No super-spy has touched the world of cinema quite like Jason Bourne in this decade. He made James Bond (until the onset of Daniel Craig in the role, at least) look like a relic. He also made Matt Damon a bona fide star, and sadly, Paul Greengrass’s shakey-cam technique a norm. Either way, his third adventure was his most brutal and captivating, a fast-paced race toward an identity found. In this third frame, Bourne’s journey was finely tuned, kinetic and propulsive experience – certainly the peak of action seen in this decade. -NM
29. The King of Kong: A Fistful of Quarters
There are geek films, there are films about geeks, and then there are both. Yet the existence of King of Kong works in a way that transcends all of these geek themes, rising above to be a documentary about something geeky, made for geeky people, that also plays like an epic battle of good and evil, fit for an audience of everyone. Instead of making a doc about playing video games, director Seth Gordon gave us the essential modern-day David and Goliath story, filled with laughs and tears and every emotion in-between. -NM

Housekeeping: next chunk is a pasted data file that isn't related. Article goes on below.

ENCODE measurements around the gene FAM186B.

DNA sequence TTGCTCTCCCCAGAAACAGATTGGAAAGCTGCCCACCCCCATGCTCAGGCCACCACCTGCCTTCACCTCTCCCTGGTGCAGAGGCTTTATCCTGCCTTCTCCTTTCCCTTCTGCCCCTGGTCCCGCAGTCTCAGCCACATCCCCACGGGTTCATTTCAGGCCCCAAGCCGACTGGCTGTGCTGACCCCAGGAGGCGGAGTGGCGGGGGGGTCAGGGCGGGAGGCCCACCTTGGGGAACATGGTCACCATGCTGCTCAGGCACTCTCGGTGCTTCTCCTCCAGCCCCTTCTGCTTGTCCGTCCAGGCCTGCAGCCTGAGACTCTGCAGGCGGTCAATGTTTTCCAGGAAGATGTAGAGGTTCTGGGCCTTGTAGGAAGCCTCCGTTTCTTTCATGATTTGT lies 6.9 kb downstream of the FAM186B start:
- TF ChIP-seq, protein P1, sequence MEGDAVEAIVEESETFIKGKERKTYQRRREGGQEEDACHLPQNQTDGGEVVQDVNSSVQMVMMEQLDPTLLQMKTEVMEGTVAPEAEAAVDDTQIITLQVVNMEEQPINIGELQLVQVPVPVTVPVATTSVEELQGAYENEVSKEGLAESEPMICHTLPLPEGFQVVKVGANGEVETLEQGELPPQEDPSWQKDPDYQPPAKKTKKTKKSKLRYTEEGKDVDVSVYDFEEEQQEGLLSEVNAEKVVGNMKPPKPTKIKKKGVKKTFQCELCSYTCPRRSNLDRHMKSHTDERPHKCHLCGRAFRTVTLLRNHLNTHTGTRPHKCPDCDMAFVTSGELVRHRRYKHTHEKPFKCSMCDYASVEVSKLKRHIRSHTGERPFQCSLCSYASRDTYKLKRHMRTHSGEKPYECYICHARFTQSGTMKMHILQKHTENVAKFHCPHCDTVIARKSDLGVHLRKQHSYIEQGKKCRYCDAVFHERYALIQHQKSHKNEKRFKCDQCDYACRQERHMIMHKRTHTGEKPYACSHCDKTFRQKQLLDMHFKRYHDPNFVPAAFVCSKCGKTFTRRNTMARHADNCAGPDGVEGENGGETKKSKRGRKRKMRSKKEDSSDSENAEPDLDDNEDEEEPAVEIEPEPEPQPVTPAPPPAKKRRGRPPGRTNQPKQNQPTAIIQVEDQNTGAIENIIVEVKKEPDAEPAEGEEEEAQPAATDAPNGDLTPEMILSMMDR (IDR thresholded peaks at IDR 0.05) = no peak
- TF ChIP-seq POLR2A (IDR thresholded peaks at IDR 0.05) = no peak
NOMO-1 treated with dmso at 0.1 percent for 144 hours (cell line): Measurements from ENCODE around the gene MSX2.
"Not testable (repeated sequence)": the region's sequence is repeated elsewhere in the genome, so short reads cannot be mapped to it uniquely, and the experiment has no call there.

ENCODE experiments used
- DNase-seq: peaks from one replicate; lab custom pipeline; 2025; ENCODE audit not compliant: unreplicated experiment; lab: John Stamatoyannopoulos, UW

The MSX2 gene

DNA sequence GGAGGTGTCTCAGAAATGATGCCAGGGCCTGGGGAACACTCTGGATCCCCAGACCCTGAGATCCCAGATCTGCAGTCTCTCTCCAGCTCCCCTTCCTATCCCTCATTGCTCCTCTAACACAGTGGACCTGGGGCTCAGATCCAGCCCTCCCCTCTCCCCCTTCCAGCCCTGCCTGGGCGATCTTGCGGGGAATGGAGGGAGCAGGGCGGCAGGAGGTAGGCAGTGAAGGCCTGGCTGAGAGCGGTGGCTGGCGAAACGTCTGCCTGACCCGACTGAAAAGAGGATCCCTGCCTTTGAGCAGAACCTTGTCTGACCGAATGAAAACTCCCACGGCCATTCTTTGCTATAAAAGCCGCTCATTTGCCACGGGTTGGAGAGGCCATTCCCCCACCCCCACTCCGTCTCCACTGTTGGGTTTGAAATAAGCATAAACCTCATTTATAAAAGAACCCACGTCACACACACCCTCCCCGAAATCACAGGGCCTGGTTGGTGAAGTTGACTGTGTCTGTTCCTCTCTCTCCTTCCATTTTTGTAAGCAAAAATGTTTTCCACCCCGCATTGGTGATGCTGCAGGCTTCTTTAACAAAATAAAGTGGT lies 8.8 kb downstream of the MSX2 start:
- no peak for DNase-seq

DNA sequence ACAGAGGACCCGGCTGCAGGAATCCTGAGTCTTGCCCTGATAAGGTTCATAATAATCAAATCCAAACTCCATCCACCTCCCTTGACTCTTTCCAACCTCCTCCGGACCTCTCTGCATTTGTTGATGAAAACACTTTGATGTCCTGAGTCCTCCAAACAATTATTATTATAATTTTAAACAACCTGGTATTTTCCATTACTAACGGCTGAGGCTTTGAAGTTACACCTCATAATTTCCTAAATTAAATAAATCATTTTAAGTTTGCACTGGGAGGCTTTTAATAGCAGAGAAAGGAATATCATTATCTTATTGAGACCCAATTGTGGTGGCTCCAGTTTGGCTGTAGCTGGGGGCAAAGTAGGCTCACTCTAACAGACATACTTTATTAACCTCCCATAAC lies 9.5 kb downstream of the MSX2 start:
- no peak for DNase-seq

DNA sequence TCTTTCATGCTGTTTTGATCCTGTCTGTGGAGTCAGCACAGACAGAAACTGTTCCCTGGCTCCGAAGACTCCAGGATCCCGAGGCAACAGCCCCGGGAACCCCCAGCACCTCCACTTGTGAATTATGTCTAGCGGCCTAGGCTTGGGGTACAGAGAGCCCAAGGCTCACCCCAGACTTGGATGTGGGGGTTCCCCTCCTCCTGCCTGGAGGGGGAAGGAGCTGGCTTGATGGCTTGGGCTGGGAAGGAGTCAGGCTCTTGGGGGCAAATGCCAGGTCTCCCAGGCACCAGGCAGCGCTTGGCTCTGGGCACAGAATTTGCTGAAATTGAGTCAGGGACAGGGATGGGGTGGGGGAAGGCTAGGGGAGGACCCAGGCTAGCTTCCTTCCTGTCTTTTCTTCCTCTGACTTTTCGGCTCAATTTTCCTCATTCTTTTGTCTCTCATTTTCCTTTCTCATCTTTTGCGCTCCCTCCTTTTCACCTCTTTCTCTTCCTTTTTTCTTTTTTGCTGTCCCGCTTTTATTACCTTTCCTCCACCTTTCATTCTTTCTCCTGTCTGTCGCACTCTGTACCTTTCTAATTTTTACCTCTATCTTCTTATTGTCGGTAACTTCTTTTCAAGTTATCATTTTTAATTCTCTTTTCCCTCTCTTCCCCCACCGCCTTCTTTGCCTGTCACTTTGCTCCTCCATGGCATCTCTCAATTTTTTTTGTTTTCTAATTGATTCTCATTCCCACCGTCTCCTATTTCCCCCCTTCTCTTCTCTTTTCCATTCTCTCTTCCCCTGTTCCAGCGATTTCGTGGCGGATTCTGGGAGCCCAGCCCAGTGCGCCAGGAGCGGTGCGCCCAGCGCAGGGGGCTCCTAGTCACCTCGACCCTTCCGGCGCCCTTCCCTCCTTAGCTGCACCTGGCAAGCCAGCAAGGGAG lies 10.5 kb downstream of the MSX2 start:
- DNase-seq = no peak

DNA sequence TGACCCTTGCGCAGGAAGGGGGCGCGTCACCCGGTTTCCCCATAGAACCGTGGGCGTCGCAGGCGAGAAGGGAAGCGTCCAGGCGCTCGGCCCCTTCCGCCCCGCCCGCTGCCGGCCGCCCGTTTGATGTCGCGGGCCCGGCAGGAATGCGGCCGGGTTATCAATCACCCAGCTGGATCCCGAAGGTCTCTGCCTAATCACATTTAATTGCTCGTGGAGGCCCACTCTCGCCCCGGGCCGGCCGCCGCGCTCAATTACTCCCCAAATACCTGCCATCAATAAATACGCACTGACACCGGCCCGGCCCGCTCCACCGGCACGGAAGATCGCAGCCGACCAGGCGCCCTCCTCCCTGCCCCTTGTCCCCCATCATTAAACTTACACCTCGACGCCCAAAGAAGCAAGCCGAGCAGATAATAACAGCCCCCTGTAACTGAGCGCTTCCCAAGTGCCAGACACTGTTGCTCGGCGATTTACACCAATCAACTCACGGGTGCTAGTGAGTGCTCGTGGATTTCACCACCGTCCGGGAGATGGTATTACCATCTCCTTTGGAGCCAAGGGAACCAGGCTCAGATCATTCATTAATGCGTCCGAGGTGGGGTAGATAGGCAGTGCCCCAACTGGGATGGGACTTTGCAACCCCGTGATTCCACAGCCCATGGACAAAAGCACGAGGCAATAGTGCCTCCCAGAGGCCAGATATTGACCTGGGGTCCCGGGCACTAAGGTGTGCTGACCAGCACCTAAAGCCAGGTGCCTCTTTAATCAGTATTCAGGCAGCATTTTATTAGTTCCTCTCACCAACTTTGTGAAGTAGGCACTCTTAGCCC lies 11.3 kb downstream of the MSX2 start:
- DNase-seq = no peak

28. Son of Rambow
Charming isn’t even an apt starting point for describing the second film from director Garth Jennings. Through the story of two unlikely friends and their quest to make the perfect Little Tikes version of First Blood, he captured the essence of childhood friendship, bonds that transcended class or religious background. He captured a story on film that felt natural while being fantastical, was honest while being impressively creative, and was at its core, truly heartwarming in every way. This is what great movies do, they move you. -NM
27. 28 Days Later…
Through all of the zombie and vampire-crazed filmmaking that occurred in this past decade, the finest example is in the gritty, realistic, virus-ridden world created by director Danny Boyle. He went on to win a Best Picture prize with Slumdog Millionaire, but with 28 Weeks Boyle delivered an intensely scary experience that rivals any slasher, any vampire flick or any bit of torture porn that this decade could produce. -NM
26. The Five Obstructions
Pretend for a moment that you met your artistic idol. You’d torture him, right? If you were really his friend you would. Which is exactly why Lars Von Trier forces Jorgen Leth to remake his first film repeatedly, under stricter and stricter circumstances. At one level, an exhausting insight into the hand-wringing of moviemaking, and on the other, a philosophical look at why we create at all. Both elements are blended perfectly with two insane Danish directors that left us confused and hungry for lobster. -CA
25. The Devil and Daniel Johnston